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Hamilton v. Coastal Bridge Company, LLC

United States District Court, M.D. Louisiana

December 12, 2014

DWAYNE A. HAMILTON
v.
COASTAL BRIDGE COMPANY, LLC

RULING

RICHARD L. BOURGEOIS, Jr., Magistrate Judge.

Before the Court is plaintiff's Motion to Re-Open and Extend Discovery and Motion to Compel. (R. Doc. 6) ("Motion"). The Motion is opposed. (R. Doc. 7). For the reasons set forth below, the Motion is DENIED.

I. BACKGROUND

A Scheduling Order was entered in this matter on February 20, 2014. (R. Doc. 5). Based on the deadlines in the Scheduling Order, the deadline for filing all discovery motions and completing all discovery except experts was August 22, 2014. No request was ever made or granted to extend this deadline prior to the instant Motion. The parties were advised that "[t]he time limits set forth in this order shall not be modified except by leave of court upon a showing of good cause." (R. Doc. 5 at 3). The parties were also informed that "[j]oint, agreed or unopposed motions" will not be automatically granted and that "a motion to extend any deadline set by this Order must be filed before its expiration." (Id.).

On November 11, 2014, the instant Motion was filed. In the Motion, plaintiff seeks an order that defendant be compelled to submit responses to written discovery that was served on August 22, 2014 and that discovery be reopened and extended to allow for additional fact discovery. Defendant objected to the discovery requests as they conflicted with the deadline imposed by the court. Specifically, the discovery requests were served on the deadline that all discovery was to be completed.

In support of its Motion, plaintiff argues that the parties informally agreed to extend the fact discovery deadline and therefore the written discovery served in August was not untimely. Plaintiff further argues that reopening discovery is warranted because during a corporate deposition conducted on October 23, 2014 (over two months after the deadline to complete fact discovery), plaintiff "discovered for the first time that several additional witnesses should have been listed on the [defendant's] initial disclosures, which were not." (R. Doc. 6-1 at 2).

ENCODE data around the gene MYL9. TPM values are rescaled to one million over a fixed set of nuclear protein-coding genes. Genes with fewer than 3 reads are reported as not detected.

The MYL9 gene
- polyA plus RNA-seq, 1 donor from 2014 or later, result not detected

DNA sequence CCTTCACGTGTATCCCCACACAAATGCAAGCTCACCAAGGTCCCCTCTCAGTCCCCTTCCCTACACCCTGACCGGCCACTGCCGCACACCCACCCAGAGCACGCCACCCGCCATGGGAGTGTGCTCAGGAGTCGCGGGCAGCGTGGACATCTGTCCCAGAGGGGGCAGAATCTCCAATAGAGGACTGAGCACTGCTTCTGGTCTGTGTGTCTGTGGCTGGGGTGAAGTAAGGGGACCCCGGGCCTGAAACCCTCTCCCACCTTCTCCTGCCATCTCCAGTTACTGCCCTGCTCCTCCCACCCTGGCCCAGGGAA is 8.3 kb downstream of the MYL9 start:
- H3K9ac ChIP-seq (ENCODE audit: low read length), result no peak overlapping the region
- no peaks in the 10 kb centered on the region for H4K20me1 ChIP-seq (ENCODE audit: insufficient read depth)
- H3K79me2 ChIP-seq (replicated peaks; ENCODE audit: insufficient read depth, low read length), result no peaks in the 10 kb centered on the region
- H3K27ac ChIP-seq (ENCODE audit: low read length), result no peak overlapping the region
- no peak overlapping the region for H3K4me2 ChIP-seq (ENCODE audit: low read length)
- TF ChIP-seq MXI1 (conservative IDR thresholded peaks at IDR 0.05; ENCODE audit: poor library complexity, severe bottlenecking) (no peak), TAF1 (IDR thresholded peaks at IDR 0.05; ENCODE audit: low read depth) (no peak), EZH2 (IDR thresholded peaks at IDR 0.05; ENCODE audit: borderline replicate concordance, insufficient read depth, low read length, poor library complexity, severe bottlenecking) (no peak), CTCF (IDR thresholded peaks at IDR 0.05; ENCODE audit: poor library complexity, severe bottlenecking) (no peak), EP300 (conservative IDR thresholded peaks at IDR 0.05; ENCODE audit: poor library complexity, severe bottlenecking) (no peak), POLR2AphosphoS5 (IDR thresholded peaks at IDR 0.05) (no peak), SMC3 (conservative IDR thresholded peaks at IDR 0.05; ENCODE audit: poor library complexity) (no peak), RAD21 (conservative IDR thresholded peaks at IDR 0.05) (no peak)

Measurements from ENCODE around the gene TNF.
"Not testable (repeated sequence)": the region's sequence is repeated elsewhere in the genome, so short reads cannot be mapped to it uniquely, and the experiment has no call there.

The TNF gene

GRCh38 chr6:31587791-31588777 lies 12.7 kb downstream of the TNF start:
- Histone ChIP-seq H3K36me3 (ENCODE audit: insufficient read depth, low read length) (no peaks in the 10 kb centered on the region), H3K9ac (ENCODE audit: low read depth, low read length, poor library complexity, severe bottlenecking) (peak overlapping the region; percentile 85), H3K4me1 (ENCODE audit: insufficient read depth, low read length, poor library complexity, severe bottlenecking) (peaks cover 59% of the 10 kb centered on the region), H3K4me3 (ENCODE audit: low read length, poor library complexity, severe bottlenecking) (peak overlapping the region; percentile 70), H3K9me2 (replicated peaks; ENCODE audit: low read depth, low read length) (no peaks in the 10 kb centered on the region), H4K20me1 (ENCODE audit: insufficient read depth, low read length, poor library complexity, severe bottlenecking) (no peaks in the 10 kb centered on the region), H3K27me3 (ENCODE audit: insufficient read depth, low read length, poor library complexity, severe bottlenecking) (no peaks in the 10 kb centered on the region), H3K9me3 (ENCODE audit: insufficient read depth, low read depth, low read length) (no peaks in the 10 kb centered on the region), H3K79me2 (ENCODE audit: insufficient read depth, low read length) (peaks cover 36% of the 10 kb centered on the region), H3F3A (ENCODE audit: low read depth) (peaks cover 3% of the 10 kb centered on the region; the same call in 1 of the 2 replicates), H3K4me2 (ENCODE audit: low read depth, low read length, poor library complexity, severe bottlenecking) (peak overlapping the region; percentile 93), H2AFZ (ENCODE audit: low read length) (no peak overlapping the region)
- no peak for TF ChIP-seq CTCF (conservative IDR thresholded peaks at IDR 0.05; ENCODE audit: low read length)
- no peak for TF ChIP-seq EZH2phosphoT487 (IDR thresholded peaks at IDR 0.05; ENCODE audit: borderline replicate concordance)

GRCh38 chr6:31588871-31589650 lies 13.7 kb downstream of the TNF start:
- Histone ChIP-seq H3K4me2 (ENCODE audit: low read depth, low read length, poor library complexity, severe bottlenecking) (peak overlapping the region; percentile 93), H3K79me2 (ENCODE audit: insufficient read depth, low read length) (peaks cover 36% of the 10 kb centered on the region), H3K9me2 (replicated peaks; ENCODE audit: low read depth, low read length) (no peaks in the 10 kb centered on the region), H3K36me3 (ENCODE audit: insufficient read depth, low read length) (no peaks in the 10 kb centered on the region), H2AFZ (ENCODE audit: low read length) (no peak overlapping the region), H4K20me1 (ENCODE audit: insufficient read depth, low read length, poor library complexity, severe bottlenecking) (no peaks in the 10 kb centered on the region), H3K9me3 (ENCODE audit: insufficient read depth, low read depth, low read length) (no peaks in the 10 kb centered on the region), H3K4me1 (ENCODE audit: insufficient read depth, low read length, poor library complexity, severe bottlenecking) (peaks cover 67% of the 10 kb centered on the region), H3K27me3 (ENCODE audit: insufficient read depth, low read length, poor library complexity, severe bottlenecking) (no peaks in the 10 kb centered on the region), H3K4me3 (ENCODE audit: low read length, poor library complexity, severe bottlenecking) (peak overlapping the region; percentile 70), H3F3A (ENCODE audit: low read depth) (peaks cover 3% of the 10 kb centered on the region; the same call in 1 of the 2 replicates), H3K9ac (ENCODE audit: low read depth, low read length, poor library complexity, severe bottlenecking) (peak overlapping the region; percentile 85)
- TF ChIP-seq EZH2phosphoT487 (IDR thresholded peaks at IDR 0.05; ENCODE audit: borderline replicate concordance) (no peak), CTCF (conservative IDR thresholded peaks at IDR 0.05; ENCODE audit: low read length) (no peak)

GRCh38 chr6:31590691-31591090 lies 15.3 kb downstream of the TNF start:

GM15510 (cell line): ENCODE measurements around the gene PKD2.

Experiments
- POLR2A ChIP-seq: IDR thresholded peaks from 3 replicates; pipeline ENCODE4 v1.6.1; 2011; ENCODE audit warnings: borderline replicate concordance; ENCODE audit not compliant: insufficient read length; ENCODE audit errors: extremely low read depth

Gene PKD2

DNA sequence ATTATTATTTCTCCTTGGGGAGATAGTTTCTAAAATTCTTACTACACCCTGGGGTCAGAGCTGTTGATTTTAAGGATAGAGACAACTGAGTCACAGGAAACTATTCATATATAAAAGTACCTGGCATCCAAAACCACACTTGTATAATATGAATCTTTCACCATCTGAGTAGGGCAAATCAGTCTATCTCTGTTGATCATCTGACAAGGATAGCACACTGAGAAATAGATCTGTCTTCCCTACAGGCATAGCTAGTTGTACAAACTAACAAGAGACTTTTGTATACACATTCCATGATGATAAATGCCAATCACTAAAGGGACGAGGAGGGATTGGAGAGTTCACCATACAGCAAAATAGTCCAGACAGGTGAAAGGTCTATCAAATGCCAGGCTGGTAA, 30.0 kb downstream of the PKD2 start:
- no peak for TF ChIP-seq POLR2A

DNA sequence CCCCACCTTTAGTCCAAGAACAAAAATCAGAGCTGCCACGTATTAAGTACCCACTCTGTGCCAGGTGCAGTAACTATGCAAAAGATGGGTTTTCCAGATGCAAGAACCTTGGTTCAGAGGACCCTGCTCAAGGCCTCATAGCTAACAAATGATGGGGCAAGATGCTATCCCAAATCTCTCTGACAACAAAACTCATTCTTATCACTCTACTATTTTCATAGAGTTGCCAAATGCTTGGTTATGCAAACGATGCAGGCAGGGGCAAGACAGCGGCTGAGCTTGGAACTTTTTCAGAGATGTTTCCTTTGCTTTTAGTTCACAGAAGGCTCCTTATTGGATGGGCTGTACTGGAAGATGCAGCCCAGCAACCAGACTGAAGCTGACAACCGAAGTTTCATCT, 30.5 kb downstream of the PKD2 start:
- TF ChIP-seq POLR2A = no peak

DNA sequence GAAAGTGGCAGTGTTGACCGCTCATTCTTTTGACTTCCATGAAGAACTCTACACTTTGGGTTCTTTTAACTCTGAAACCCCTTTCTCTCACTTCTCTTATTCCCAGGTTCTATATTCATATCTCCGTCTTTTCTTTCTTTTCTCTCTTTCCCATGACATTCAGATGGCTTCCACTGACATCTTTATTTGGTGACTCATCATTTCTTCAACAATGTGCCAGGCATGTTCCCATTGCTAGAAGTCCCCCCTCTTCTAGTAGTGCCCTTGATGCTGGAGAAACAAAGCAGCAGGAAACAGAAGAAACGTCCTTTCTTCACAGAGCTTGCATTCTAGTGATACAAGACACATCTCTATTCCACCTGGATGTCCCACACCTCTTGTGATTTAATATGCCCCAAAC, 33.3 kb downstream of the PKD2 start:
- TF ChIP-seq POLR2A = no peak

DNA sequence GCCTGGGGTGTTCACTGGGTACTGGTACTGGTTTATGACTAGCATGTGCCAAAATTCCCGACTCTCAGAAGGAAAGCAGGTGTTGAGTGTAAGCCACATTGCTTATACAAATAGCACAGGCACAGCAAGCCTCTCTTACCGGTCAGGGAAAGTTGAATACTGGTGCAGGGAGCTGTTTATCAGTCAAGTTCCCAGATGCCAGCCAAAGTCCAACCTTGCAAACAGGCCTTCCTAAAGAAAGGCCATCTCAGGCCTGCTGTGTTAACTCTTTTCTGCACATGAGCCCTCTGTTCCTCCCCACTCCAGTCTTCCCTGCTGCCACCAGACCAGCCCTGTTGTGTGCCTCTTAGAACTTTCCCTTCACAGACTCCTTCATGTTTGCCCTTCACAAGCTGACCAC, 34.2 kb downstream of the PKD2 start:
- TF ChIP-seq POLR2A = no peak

Defendant denies that there was any informal agreement to extend the fact discovery deadlines for any purpose other than conducting certain depositions. There was no agreement to allow for document requests or other written discovery beyond the deadline ordered by the court.

II. LAW AND ANALYSIS

A. Motion to Compel

The Court's Scheduling Order established August 22, 2014 as the deadline for "completing all discovery." (R. Doc. 5) (emphasis in original). This was not the deadline for initiating fact discovery. See Borniski v. Texas Instruments, Inc., 32 F.Supp.2d 918, 919 (N.D. Tex. 1998) (discovery served on the eve of discovery deadline untimely because "deadline set out in the scheduling order was for the completion, not the initiation, of discovery"). Rule 34(b)(2)(A) of the Federal Rules of Civil Procedure allows a party 30 days from service to respond to requests for production of documents. And so, "requests must be served at least thirty days prior to the completion of discovery" to be considered timely. Thomas v. Pacificorp, 324 F.3d 1176, 1179 (10th Cir. 2003) (citing Smith v. Principal Cas. Ins. Co., 131 F.R.D. 104, 105 (S.D.Miss. 1990) (finding that "in order to meet the discovery deadline, Plaintiff should have filed his interrogatories at least 30 days before the discovery cutoff")); see also Thomas v. IEM, Inc., No. 06-886, 2008 WL 695230, at *2 (M.D. La. March 12, 2008) (Noland, Mag. J.) (document requests were untimely as the date for responding "would have fallen outside the [January 15] discovery deadline ( i.e., thirty days from service of the Rule 34 request, or January 23, 2008)").

Here, Plaintiff's Requests for Production were untimely served on August 22, 2014, the final day to complete discovery. Defendant was under no obligation to comply with a discovery request that conflicted with the court's deadline.[1] As such, the court will not compel defendant to do so now. Accordingly, the Motion is DENIED as it pertains to plaintiff's request that defendant be ordered to respond to the Requests for Production served on August 22, 2014.

B. Motion to Re-Open Discovery

The Motion also requests that the court "re-open" discovery in this matter. In support of this request, plaintiff points to the aforementioned informal agreement to conduct discovery outside of the deadline as well as defendant's failure to identify certain individuals in its initial disclosures.